The role of wrist-worn technology in the management of Parkinson’s disease in daily life: A narrative review

Peng Li*, Richard van Wezel, Fei He, Yifan Zhao, Ying Wang

*Corresponding author for this work

Research output: Contribution to journalReview articleAcademicpeer-review

4 Citations (Scopus)
11 Downloads (Pure)

Abstract

Parkinson’s disease (PD) is a neurodegenerative disorder that affects millions of people worldwide. Its slow and heterogeneous progression over time makes timely diagnosis challenging. Wrist-worn digital devices, particularly smartwatches, are currently the most popular tools in the PD research field due to their convenience for long-term daily life monitoring. While wrist-worn sensing devices have garnered significant interest, their value for daily practice is still unclear. In this narrative review, we survey demographic, clinical and technological information from 39 articles across four public databases. Wrist-worn technology mainly monitors motor symptoms and sleep disorders of patients in daily life. We find that accelerometers are the most commonly used sensors to measure the movement of people living with PD. There are few studies on monitoring the disease progression compared to symptom classification. We conclude that wrist-worn sensing technology might be useful to assist in the management of PD through an automatic assessment based on patient-provided daily living information.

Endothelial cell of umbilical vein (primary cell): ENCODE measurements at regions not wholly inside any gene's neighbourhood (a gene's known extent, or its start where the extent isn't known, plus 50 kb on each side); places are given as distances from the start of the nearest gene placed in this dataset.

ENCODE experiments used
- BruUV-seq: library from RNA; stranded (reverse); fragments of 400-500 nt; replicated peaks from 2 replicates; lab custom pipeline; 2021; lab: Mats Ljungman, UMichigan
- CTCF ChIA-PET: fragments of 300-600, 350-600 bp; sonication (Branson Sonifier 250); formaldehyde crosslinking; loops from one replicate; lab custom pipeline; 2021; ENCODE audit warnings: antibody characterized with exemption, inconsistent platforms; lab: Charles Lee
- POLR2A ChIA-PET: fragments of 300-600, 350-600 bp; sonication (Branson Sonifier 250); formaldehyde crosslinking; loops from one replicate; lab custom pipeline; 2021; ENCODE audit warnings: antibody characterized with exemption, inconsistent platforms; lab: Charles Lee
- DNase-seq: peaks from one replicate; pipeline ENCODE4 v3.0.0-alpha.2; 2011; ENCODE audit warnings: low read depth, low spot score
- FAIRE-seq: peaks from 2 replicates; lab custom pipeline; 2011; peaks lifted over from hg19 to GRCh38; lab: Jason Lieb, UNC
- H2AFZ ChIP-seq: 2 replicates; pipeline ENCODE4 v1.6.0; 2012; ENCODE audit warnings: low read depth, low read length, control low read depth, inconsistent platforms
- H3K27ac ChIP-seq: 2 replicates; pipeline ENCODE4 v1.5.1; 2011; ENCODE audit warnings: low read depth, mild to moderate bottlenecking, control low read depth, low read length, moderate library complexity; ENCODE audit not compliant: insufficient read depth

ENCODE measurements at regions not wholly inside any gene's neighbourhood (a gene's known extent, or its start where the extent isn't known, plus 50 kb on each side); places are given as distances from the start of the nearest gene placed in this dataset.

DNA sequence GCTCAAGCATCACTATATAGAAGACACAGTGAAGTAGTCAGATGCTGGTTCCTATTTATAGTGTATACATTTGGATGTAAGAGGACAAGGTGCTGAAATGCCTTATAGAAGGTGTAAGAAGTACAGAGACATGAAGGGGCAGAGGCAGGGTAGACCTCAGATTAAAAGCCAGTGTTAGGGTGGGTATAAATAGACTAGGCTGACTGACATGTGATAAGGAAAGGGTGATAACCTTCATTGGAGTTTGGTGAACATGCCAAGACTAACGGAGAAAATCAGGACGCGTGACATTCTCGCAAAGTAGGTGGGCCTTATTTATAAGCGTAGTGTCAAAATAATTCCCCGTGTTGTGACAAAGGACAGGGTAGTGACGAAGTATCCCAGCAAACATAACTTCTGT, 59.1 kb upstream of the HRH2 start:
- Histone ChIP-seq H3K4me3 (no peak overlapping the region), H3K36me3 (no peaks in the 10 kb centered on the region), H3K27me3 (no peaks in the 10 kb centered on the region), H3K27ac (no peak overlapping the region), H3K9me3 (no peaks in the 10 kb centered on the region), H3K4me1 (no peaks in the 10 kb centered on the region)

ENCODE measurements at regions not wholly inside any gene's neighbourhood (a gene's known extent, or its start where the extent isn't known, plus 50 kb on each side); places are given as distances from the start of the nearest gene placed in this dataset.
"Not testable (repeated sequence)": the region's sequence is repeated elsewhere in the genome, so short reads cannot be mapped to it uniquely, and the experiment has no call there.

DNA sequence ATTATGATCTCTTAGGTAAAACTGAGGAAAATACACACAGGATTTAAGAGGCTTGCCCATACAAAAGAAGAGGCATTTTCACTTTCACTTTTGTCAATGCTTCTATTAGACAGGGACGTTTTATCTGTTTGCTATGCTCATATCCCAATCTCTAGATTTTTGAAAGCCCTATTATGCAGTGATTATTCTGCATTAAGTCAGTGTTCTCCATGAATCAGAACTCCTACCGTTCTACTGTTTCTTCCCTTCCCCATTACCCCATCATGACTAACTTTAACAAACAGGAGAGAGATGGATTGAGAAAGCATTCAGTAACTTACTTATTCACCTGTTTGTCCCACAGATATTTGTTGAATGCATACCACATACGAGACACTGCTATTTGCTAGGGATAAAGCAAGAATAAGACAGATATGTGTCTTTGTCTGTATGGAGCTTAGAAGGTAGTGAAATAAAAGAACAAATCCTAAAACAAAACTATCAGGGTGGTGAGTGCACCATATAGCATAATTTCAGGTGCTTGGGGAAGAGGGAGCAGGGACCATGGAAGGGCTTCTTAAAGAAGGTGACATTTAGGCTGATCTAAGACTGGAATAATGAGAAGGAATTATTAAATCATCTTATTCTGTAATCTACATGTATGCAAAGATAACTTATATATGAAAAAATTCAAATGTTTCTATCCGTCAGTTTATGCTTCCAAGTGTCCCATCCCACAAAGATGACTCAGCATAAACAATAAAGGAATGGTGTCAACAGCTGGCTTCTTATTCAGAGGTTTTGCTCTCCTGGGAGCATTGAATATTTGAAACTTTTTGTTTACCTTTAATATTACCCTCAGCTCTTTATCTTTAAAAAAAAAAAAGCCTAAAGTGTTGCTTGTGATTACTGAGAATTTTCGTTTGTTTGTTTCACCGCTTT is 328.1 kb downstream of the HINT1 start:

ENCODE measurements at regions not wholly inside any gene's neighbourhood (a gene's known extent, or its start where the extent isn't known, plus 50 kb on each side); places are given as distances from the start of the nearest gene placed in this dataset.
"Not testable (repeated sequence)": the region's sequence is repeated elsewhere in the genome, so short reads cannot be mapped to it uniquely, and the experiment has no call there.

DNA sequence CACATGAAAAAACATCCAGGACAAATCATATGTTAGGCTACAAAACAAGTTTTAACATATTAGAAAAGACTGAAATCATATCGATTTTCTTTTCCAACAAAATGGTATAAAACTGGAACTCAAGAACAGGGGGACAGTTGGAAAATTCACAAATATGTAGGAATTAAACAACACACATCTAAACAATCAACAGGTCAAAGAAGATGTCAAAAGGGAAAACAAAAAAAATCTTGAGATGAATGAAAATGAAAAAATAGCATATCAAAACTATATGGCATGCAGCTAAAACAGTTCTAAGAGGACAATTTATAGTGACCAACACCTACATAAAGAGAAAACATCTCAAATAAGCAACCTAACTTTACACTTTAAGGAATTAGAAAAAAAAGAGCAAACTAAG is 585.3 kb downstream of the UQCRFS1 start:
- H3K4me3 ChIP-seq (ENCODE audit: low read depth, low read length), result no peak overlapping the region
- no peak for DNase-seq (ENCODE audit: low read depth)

Original languageEnglish
Article number1135300
JournalFrontiers in neuroinformatics
Volume17
DOIs
Publication statusPublished - 2023

Keywords

  • Daily life
  • Management
  • Monitoring
  • Parkinson’s disease
  • Sensor
  • Wrist-worn

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